Project ImmuNov: genomics and epigenomics of immune innovations in insects

The birth of novel functional genes is one of the principal processes contributing to evolutionary innovation. Comparative genomics enables the study of gene repertoire evolution, mapping gain and loss of genes across phylogenetic nodes. However, newly identified genes, sometimes only present in a limited number of taxa, can be difficult to functionally annotate, and genomics studies often fail to identify genes that have acquired novel functions and how they integrate into pre-existing conserved gene pathways. Fortunately, recent advance in other omics methods, such as transcriptomics and epigenomics, provide important complementary resources to genome studies. 
With the project ImmuNov, our aim is to understand how novel genes, and genes with a novel function, can integrate into pre-existing highly conserved gene networks and how their expression is regulated. As a functional model, we will use the innate immune system of insects, which is both highly conserved in its core set of genes and signaling pathways, and one of the fastest evolving biological functions, displaying a high rate of gene gains and losses across the insect phylogeny.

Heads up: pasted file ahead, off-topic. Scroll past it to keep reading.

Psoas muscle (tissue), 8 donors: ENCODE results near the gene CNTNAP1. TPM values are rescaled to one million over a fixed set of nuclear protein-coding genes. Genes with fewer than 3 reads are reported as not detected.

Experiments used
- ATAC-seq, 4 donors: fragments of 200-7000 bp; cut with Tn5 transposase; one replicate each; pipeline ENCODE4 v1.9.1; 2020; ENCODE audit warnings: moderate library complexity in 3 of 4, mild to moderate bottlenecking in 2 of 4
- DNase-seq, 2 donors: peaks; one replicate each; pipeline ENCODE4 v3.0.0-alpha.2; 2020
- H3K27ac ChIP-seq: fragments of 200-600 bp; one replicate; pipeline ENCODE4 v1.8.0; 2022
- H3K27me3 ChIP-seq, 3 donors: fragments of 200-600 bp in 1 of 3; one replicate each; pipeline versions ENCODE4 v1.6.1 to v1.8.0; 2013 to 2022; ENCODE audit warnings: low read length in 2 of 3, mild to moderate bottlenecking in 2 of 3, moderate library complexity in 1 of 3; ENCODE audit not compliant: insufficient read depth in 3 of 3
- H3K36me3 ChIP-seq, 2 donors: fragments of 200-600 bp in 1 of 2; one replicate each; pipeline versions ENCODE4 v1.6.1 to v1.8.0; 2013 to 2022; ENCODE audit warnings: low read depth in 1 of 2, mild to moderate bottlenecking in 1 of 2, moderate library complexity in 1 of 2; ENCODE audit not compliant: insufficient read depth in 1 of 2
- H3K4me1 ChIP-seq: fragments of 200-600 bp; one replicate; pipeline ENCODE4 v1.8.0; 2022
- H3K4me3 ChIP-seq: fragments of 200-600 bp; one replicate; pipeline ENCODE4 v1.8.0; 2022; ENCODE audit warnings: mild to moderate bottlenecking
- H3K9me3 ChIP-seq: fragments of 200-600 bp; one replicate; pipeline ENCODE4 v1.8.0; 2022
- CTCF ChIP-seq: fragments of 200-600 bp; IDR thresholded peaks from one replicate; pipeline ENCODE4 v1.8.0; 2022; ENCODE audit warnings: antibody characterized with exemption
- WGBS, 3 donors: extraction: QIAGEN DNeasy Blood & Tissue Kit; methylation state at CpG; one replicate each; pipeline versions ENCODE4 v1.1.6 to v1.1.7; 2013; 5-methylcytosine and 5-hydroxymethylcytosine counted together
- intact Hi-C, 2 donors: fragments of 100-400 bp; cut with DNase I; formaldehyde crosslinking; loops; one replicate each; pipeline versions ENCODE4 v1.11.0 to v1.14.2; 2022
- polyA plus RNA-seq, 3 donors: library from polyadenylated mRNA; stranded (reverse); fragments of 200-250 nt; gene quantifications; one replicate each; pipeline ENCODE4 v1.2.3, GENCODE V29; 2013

To achieve this, we will perform a screen of immune-induced gene expression across phylogenetically diverse insect species through experimental infections, and identify common sets as well as taxon-specific immune-induced genes. We will test the role of epigenetic mechanisms to control the expression of immune genes in response to infections. Finally, we will reveal the evolutionary history of immune-induced genes and test whether taxon-specific immune genes exhibit specific epigenetic signature. 
This project will provide insights into fundamental functional aspects of the genomic and epigenomic basis of immunity in insects beyond the Drosophila model, insights which are not attainable with comparative genomics alone.

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